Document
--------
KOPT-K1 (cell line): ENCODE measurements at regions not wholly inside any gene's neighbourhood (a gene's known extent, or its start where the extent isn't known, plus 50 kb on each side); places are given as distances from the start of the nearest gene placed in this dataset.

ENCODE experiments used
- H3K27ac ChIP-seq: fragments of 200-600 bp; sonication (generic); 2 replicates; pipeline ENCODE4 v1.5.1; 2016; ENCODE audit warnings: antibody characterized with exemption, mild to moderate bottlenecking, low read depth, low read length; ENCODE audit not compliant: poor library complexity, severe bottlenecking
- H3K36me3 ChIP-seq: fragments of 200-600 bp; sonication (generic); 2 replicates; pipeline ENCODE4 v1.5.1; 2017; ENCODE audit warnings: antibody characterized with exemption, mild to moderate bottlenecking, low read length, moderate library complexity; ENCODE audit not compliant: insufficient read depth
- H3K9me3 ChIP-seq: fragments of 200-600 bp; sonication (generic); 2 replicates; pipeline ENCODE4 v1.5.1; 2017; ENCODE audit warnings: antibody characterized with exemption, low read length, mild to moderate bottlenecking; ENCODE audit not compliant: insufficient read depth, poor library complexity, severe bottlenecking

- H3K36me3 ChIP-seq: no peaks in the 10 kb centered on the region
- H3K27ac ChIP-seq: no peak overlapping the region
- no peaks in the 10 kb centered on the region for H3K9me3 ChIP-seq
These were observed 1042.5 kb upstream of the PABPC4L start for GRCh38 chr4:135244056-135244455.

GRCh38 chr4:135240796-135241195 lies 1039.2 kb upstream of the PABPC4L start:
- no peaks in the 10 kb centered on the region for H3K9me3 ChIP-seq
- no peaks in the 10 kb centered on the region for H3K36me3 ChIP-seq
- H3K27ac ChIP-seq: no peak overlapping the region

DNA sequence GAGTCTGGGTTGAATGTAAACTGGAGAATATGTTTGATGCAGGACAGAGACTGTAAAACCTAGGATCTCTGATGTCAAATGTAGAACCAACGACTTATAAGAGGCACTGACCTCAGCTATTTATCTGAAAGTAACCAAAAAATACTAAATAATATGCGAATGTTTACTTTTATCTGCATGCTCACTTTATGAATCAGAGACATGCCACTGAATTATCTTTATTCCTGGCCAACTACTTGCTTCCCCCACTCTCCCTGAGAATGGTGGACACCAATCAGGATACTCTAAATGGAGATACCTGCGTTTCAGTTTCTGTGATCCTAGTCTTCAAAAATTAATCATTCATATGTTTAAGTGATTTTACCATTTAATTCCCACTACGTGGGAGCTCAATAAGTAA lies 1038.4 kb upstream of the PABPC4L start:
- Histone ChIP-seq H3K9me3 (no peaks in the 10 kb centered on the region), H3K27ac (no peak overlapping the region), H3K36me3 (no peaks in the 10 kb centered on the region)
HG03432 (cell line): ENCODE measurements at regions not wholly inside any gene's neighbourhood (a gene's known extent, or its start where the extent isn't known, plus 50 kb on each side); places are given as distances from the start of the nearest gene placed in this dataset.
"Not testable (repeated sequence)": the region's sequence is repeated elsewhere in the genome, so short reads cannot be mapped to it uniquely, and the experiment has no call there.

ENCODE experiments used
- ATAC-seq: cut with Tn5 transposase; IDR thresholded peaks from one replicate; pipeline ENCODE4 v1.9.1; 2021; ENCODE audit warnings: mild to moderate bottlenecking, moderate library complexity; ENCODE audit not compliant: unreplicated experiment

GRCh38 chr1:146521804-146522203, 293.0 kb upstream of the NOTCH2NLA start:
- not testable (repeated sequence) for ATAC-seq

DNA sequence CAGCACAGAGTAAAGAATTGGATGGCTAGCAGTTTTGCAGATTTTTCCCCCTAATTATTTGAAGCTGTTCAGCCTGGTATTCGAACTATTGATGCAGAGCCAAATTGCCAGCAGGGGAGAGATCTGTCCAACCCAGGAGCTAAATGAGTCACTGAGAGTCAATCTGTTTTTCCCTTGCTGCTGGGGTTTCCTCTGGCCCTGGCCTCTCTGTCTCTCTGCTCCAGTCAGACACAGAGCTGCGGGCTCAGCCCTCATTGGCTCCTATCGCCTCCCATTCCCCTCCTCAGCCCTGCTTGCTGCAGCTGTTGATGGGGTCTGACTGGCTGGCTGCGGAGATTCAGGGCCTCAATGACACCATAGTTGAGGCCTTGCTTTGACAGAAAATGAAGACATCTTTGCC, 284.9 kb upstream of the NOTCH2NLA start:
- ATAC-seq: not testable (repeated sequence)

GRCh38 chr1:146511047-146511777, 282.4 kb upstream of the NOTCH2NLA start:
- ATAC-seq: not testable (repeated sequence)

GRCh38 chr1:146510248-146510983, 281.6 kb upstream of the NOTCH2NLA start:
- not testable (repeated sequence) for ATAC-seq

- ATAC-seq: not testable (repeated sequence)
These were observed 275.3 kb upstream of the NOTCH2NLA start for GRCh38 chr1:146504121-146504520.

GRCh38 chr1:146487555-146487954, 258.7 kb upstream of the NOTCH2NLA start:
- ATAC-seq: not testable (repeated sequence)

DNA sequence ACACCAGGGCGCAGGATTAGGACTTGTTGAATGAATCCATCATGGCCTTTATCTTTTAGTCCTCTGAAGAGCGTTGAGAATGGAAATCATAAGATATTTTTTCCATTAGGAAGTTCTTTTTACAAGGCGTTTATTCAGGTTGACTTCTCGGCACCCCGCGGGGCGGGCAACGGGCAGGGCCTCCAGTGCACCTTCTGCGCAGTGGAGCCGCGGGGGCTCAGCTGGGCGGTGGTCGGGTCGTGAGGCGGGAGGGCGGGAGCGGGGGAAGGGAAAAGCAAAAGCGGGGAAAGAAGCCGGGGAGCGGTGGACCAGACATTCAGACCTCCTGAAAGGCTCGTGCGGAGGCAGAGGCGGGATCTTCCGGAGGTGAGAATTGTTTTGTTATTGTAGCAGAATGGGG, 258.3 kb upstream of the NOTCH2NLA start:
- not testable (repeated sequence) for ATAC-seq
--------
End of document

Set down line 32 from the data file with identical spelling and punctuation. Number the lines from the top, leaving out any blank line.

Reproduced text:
DNA sequence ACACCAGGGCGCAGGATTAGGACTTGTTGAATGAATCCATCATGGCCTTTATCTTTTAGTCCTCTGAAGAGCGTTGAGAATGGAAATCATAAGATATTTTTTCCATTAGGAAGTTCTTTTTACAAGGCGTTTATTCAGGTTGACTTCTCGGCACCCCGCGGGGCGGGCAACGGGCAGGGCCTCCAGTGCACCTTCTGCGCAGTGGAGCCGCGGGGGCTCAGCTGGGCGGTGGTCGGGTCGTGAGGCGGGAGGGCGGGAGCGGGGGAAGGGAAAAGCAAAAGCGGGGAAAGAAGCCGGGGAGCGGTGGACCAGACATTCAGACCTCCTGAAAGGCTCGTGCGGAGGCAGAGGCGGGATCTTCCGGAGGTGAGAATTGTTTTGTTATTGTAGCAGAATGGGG, 258.3 kb upstream of the NOTCH2NLA start: